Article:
Amid Escalating Violence
Church Leaders Adjust Plans
n an emergency meeting, Middle East Union (MEU) church leaders voted July 17 to postpone the anticipated September relocation of its headquarters to Beirut, Lebanon. The executive committee was called at the current headquarters in Nicosia, Cyprus, where the escalating consequences of the regional conflict were acknowledged. The situation will be reappraised at the church’s year-end executive committee meetings in December to determine whether a move can go ahead early in 2007.
“This has not derailed our plans to eventually move the office to Beirut,” said Kjell Aune, MEU president. “However, with all major world governments issuing evacuation alerts to their citizens, coupled with uncertainties of when normal life and basic logistical services can be restored, it is not currently possible to operate with an international staff whose responsibility is to reliably serve the 14 countries which comprise our territory.”
Commenting on the events that led up to the decision, MEU secretary-treasurer Conrad Vine acknowledges that this has been a very tense period in the history of the Middle East church, which is equally concerned about the plight of its distressed members suffering in Iraq.
“We have been in regular contact with our higher organization at the Trans-European headquarters in St. Albans, England, and we recognize and affirm their support and valuable input during this difficult decision,” Vine said. “Our prayers and thoughts remain with all those caught up in the escalation of violence across the Middle East, especially in Iraq, and we pray for a peaceful resolution to the current crisis.”
Many local schools have opened their doors to provide sanctuary as a result of the air attacks across the country, including Moseitbeh Adventist Secondary School in West Beirut, which is providing shelter for more than 250 refugees from southern Lebanon.
“The government is assisting us to secure food and other basic necessities urgently,” says Levon Maksoudian, president of the Adventist Church’s East Mediterranean region, which incorporates Lebanon, Syria, and Jordan, “mindful that there are young children and even babies among the assembled group.”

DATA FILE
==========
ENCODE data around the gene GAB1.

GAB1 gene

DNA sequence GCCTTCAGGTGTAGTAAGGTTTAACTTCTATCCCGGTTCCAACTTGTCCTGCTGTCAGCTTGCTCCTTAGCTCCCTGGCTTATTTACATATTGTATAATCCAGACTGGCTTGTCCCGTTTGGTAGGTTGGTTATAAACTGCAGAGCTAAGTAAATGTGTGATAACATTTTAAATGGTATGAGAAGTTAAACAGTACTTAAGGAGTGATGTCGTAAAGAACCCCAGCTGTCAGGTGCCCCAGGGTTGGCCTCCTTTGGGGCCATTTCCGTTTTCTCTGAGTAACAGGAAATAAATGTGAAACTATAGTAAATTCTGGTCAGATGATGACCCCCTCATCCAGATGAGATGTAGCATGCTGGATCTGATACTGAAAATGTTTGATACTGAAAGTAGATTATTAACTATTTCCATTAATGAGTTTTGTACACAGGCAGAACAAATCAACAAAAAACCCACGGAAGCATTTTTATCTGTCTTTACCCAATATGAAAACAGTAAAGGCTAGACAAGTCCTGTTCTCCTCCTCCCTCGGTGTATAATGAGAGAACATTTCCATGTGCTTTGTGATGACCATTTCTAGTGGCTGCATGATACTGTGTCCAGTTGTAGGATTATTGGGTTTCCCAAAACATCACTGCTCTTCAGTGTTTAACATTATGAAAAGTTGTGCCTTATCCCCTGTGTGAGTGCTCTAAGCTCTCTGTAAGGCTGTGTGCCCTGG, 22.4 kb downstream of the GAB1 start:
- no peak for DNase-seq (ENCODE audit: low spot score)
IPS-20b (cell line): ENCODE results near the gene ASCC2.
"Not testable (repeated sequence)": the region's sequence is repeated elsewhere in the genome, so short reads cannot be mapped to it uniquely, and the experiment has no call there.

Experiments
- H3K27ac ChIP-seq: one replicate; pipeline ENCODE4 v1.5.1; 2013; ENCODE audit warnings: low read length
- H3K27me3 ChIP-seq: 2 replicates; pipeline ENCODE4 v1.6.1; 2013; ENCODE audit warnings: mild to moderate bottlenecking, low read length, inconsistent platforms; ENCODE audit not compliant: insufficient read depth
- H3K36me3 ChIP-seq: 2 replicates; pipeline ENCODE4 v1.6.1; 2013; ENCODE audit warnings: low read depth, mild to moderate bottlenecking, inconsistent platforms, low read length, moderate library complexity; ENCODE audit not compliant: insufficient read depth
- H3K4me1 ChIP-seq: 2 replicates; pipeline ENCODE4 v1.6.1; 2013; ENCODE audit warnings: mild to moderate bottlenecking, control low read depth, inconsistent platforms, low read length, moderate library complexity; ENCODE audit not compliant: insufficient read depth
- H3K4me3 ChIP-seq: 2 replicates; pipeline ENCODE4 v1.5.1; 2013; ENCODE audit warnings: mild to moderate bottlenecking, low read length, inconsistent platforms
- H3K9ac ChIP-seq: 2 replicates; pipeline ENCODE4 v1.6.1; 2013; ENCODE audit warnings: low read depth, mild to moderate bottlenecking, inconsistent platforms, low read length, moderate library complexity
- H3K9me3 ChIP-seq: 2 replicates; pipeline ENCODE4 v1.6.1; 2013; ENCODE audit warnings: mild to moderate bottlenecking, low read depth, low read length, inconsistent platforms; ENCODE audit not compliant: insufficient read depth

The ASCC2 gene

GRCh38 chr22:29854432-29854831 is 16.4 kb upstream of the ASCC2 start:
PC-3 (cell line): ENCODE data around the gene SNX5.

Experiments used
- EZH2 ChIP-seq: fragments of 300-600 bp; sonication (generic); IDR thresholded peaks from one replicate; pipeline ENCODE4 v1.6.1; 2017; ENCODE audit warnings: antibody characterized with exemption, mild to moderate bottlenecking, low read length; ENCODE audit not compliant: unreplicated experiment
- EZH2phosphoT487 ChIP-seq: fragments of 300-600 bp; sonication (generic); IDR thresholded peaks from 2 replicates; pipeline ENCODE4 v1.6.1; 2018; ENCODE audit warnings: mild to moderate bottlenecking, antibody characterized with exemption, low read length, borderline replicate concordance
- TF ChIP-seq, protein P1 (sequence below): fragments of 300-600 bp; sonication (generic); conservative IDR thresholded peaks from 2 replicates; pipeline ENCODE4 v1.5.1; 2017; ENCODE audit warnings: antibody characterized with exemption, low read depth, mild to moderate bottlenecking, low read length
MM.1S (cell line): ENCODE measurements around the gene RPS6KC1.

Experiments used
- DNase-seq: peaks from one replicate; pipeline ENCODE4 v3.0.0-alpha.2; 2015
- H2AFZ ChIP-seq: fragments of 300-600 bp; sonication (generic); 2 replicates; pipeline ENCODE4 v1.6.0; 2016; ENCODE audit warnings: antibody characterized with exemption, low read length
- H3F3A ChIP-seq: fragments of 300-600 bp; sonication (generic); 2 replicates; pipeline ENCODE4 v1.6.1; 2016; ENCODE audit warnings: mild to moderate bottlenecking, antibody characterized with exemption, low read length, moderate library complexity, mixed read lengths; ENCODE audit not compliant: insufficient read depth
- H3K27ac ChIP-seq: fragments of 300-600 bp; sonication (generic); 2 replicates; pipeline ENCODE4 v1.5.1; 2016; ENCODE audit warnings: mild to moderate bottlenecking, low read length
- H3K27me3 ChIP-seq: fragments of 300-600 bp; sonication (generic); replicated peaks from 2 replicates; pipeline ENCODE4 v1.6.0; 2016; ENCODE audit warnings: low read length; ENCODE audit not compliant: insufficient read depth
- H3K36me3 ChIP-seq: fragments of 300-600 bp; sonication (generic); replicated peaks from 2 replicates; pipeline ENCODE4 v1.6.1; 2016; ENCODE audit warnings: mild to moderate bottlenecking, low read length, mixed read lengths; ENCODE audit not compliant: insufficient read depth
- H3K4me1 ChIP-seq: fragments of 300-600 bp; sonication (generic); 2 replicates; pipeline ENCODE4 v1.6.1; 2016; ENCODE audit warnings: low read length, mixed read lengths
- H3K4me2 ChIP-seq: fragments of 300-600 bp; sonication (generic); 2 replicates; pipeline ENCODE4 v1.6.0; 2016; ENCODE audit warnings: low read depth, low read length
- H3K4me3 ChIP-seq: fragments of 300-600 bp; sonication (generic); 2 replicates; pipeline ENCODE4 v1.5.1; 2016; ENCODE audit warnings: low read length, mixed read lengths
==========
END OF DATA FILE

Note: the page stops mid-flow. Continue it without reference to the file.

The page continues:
Adventist Expatriates Evacuated
Under advice from embassies and consulates, Adventist expatriate workers are currently being evacuated. “Our expatriates have expressed strong reluctance to abandon the people whom they have been called to serve at such a critical period in Lebanon’s history, but we are powerless to act any differently in such a crisis,” says Aune. “We are duty-bound to take responsibility for the people whom we bring into our territory. All life insurance policies would be void if people remained against the direct instructions of their respective governments, and we could not justify that degree of negligence to their families abroad.”
In a written statement, Bertil Wiklander, president of the Trans-European Division, stated, “I share the alarm and sadness of our church members in Israel and Lebanon, many of whom have had to leave their homes and flee for their lives. We entrust them and all other people who mourn the loss of lives and struggle for their own survival, wherever they may be, into God’s hands and pray for their safety and for the war to cease. We are in close contact with our church in the affected countries and are working on plans and initiatives to help where we can. For the Middle East in general, I pray that the dream of peace will not be shattered by these events.”
According to church leaders in the region, no casualties among its members or damage to churches or other institutional structures in Lebanon have been reported.
The Adventist Church in Lebanon has about 300 members. It operates two schools as well as Middle East University, the regional church’s only institution of tertiary education.
—Middle East Union Communication Department/AR.